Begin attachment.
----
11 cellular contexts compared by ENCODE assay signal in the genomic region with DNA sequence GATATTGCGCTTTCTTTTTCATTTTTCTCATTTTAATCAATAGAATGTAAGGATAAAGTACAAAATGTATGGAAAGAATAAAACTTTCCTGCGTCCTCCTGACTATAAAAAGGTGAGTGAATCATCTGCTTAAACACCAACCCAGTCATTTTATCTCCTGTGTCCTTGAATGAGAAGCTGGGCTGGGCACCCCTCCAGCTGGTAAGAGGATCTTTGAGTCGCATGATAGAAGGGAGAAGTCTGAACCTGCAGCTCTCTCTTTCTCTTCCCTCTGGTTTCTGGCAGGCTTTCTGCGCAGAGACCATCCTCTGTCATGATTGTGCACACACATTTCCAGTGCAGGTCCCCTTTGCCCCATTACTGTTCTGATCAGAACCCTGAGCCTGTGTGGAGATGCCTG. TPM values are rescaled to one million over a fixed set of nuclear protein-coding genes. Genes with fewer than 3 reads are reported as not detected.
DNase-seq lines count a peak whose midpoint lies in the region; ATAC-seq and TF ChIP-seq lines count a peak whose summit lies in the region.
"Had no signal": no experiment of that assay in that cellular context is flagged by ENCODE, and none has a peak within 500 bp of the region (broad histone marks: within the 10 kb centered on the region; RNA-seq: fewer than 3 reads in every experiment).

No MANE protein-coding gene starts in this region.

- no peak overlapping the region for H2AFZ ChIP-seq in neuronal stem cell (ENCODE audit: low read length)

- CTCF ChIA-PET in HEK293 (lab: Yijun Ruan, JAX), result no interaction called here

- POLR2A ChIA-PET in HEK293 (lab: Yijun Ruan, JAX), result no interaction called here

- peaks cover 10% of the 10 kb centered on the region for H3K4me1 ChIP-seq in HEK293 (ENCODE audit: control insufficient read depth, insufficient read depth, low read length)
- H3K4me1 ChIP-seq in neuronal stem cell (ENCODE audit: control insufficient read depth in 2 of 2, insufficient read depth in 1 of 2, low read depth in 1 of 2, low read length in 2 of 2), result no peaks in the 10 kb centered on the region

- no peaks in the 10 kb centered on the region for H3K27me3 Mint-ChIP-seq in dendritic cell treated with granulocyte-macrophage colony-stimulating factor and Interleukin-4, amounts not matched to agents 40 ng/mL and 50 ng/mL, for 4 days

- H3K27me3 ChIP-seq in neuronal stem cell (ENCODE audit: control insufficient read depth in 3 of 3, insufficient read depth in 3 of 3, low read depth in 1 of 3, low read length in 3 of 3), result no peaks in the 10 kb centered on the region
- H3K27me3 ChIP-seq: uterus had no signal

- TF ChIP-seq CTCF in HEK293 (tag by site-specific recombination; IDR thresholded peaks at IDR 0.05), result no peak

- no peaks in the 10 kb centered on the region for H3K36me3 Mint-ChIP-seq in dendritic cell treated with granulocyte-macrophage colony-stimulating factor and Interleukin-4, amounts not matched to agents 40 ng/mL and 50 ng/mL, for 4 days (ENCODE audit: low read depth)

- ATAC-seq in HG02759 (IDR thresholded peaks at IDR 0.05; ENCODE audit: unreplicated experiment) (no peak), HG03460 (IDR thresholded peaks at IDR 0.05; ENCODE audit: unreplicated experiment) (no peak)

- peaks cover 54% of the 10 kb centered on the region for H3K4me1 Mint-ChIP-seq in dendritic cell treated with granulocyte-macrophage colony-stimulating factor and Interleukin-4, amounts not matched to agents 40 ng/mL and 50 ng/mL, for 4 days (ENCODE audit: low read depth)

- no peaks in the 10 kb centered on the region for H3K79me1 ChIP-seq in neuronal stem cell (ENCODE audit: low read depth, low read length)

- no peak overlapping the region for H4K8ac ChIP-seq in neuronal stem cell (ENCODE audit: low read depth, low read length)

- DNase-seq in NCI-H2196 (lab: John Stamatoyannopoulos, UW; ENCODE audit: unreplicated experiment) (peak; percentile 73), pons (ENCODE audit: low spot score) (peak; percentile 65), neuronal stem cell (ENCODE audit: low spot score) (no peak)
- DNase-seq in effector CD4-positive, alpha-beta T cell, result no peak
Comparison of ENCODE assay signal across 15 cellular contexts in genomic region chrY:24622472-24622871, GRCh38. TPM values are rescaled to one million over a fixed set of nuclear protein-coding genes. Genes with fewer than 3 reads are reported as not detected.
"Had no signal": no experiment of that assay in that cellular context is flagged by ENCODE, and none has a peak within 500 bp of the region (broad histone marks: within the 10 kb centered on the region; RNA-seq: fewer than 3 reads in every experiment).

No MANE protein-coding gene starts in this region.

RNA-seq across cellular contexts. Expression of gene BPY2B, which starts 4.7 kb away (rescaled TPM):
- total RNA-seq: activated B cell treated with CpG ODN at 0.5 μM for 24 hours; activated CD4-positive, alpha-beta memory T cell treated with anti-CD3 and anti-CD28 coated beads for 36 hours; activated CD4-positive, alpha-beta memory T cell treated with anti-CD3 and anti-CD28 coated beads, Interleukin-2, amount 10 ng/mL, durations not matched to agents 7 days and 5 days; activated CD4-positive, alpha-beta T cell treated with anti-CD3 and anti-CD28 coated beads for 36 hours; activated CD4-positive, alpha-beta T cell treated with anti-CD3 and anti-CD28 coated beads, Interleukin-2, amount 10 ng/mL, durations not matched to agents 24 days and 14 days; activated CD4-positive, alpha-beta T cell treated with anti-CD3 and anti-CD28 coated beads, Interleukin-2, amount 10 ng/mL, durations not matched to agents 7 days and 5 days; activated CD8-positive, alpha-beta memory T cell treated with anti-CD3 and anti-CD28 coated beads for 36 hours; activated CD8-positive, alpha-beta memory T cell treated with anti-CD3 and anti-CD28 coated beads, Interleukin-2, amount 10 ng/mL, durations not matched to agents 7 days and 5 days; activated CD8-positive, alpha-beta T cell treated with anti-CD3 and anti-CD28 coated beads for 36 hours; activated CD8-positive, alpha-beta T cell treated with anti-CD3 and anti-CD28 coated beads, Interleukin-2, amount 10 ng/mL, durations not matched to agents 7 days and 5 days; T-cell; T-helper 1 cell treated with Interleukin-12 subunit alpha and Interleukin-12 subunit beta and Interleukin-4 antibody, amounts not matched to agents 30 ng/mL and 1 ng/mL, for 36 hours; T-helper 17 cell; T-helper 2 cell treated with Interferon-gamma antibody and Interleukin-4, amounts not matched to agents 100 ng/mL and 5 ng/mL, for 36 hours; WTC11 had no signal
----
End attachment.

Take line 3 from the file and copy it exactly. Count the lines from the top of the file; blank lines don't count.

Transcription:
"Had no signal": no experiment of that assay in that cellular context is flagged by ENCODE, and none has a peak within 500 bp of the region (broad histone marks: within the 10 kb centered on the region; RNA-seq: fewer than 3 reads in every experiment).